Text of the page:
We were too lazy to get dressed, so we only slightly camouflaged our pajamas, filled my purse with some not-too-stale Halloween candy, and ambled off to “The Peanuts Movie.” It had been a rather intense week: friends morphing into strangers, the testing of talents and preparation, moments to win, and many losses to face. Ample opportunity to scratch away at a gal’s confidence (and I don’t just mean my daughters). Shabbat was in sight, but for a rabbi’s family, the day of rest blurs with a day of work.
We needed a good laugh, and we all enjoyed the movie very much, but Charlie Brown himself is no laughing matter. Charles Schultz’s hope to make Charlie a “caricature of the average person who is more acquainted with losing than winning” was not a simple guffaw for my little trio.
Charlie Brown is the icon of the resilient loser. His lack of confidence is familiar and confusing, endearing and completely frustrating. He seems to be addicted to feeling inadequate. He expects failure, dreads social encounters, and wishes daily for a “fresh start,” so much to the point that you have got to wonder who his parents are? What might they be doing or not doing to keep Charlie’s self image so fragile? We, of course, never meet them, and instead smile in understanding when we hear the unintelligible words of the adults. The world of these kids is informed and reinforced only by the kids themselves. Great insight of us for parents, I think.
We see Charlie try new things, not because he necessarily wants to, but rather because he is chasing a “new” Charlie Brown image. Spoiler alert: This never happens. His negative self-perception locks into place all those same humiliating experiences he has known until now; he trips, spills, misses footballs, and runs breathless in his dark hamster wheel of shame.
However, Charlie does get his 15 minutes of fame based on a mistaken test score. During this first taste of admiration from his peers, he begins to find himself newly successful. He fixes things for others, reads a book way out of his league, and goes on to write an advanced literary critique.
Being from this imperfect human race, however, Charlie cannot hold on to this new self image. His public admission about the mistaken test outcome downgrades him to loser status with his peer group again. What if Charlie could have realized his bravery rather than his blockheaded-ness—would the kids have taunted him then? Would their opinion of him mattered as much? Doubt and shame, his more familiar roommates, grab hold of him again. So loud are his internal tapes of self-loathing, he is deaf to the affections of the little red-headed girl. His book report gets destroyed, summer break begins, and he retreats into the safety and isolation of that hamster wheel.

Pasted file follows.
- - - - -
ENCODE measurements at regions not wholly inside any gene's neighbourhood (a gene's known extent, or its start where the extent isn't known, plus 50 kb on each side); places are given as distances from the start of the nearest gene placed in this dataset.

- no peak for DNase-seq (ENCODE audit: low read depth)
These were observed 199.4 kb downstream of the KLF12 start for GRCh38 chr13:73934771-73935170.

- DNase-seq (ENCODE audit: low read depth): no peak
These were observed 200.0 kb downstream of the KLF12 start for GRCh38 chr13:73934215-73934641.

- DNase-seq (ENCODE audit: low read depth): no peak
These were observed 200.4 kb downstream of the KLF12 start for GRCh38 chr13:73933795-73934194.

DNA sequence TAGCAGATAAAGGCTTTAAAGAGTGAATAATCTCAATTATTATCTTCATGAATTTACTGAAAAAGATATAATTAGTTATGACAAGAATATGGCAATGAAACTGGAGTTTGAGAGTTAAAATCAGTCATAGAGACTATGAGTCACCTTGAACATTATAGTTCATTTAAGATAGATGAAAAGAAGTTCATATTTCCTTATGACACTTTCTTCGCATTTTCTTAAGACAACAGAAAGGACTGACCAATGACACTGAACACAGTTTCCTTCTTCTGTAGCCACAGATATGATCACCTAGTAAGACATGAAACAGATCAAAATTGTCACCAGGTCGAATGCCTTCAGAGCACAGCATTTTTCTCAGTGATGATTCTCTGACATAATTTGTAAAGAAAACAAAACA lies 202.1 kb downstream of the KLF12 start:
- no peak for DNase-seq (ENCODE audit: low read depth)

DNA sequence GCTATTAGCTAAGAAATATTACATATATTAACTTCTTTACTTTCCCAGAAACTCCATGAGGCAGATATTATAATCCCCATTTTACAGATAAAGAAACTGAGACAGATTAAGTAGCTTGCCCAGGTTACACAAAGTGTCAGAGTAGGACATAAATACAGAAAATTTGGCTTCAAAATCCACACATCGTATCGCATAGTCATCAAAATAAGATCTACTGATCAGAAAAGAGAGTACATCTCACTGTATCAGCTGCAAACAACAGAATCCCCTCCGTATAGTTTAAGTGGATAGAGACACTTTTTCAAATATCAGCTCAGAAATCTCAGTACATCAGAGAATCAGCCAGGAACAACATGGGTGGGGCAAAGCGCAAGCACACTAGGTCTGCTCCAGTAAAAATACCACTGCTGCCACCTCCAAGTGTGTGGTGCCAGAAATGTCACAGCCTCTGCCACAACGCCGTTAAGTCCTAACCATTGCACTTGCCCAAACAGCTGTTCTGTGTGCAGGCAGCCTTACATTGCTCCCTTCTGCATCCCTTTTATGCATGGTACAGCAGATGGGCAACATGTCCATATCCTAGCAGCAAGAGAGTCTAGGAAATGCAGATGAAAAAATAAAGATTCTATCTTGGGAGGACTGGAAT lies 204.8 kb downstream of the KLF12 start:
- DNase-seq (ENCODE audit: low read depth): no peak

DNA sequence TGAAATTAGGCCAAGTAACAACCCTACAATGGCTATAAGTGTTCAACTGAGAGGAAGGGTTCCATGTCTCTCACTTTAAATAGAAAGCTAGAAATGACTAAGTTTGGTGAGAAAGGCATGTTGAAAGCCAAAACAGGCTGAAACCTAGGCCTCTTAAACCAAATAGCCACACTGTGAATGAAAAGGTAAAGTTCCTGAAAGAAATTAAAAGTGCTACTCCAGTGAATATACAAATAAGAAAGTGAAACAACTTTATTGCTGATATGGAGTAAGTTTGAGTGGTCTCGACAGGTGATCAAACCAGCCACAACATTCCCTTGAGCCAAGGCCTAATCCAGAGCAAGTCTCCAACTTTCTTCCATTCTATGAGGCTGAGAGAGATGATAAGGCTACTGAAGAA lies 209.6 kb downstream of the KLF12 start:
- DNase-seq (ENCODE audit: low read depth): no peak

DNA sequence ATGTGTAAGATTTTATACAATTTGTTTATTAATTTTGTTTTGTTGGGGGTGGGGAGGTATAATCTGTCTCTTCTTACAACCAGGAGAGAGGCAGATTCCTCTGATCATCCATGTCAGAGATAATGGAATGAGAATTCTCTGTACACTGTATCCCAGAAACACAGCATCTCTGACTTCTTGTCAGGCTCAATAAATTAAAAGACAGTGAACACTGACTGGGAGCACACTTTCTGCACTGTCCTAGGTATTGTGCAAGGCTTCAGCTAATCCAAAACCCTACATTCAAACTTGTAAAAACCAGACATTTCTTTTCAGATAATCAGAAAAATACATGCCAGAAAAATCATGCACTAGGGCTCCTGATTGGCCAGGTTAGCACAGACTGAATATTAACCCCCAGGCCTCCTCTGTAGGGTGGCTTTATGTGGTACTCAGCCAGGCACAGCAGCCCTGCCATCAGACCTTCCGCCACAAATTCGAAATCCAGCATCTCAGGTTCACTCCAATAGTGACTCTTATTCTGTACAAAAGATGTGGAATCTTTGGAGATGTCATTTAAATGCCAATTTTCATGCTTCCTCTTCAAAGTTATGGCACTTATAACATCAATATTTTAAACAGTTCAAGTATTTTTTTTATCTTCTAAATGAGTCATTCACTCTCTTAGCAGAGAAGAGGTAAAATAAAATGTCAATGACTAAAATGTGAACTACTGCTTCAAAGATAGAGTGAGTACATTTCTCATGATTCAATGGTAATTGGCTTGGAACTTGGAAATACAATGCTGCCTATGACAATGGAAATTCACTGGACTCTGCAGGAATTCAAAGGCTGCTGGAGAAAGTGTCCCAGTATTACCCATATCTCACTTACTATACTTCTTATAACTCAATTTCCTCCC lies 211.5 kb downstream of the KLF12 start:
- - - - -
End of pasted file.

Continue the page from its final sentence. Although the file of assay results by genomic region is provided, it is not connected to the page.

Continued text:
Back home in bed, I talked with the kids about how our self-perceptions truly dictate our outcomes. Charlie was still Charlie, filled with blunders and oddities, but his elevated genius status, mistaken though it was, piqued the curiosity of his peers. Suddenly, he could do no wrong in their eyes. This validation became an actual energy that enlivened Charlie to pursue new goals successfully. Activities that his fear had previously blocked were now in reach.
As a parent, I would like to think it is within my control to build my children’s confidence. I want to blame Charlie Brown’s parents for his low self-esteem, but we never see them. Maybe that is part of the problem. However, I am that mom who drops and picks up my kids most day. I pack lunches and ask questions, and I always try to take their perspectives into account, especially when it comes to food and fashion, two of my weaker arenas. I stay out of friend dramas unless asked, and refrain as best as I can from writing their papers for them.
Still they feel badly about themselves. Often. They feel alone, or unaccepted by their peers. They doubt their abilities, though their talents and smarts have already earned them praise and attention. What are they hearing from the world at large? Is this a gene that we pass on? I grew up in a loving and connected family, but heard and saw a great deal of blame and regret. I was lauded only for my achievements and was never introduced to the necessary life tools to help balance the wins with the losses.
What if self-doubt is just a fake out? An emotional distractor from getting what we want? I don’t have the answers. I am just a mom with lots of questions. But I know that sitting with all the discomfort these questions bring up in us is what will help us find a way to believe in ourselves more often, despite what those other blockheads might say. And for that, I have Charlie Brown to thank.